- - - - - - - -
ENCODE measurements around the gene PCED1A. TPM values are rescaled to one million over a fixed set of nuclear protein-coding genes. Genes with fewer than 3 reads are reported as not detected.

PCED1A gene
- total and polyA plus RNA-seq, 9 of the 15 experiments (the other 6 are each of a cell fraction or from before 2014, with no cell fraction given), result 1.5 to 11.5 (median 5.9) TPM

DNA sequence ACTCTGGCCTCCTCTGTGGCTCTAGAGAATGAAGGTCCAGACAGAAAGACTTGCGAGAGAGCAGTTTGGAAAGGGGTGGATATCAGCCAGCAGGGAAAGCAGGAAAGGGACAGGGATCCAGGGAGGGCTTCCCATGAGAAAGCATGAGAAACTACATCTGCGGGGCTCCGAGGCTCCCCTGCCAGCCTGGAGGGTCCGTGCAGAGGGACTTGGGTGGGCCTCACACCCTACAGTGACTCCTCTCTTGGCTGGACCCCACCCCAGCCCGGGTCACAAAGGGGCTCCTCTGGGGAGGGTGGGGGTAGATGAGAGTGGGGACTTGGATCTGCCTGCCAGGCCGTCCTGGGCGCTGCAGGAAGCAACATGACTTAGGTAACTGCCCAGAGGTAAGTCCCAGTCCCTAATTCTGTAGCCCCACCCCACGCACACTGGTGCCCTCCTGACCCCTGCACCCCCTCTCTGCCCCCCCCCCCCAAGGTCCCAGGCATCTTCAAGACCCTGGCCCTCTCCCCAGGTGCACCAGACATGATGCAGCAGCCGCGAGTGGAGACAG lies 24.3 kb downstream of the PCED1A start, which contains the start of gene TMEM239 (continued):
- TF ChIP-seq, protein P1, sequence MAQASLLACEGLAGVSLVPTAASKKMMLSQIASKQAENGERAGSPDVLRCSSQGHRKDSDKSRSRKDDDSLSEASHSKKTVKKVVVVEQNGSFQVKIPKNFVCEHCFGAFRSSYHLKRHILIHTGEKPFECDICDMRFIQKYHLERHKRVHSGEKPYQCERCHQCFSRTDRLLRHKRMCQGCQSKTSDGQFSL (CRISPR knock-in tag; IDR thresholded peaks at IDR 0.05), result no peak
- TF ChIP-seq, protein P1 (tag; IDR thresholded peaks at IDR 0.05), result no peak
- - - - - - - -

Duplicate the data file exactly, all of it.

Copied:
ENCODE measurements around the gene PCED1A. TPM values are rescaled to one million over a fixed set of nuclear protein-coding genes. Genes with fewer than 3 reads are reported as not detected.

PCED1A gene
- total and polyA plus RNA-seq, 9 of the 15 experiments (the other 6 are each of a cell fraction or from before 2014, with no cell fraction given), result 1.5 to 11.5 (median 5.9) TPM

DNA sequence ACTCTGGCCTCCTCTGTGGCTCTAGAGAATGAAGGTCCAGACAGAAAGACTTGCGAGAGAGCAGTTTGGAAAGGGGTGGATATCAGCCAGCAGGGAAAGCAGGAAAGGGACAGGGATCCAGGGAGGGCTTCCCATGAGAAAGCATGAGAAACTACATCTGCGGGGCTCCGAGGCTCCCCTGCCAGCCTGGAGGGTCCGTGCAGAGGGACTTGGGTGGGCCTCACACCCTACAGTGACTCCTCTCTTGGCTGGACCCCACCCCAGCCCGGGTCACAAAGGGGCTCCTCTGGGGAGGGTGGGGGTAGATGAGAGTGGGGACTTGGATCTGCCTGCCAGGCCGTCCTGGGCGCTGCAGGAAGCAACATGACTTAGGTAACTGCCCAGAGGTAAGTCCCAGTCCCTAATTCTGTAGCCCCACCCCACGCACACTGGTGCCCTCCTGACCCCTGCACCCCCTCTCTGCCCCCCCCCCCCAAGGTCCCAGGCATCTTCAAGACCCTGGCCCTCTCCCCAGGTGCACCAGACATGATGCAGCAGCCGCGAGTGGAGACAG lies 24.3 kb downstream of the PCED1A start, which contains the start of gene TMEM239 (continued):
- TF ChIP-seq, protein P1, sequence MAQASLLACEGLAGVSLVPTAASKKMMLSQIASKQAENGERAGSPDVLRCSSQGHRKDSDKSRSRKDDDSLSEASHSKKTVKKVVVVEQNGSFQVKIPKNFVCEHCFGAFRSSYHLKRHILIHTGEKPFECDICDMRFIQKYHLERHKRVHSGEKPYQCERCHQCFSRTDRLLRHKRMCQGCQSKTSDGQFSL (CRISPR knock-in tag; IDR thresholded peaks at IDR 0.05), result no peak
- TF ChIP-seq, protein P1 (tag; IDR thresholded peaks at IDR 0.05), result no peak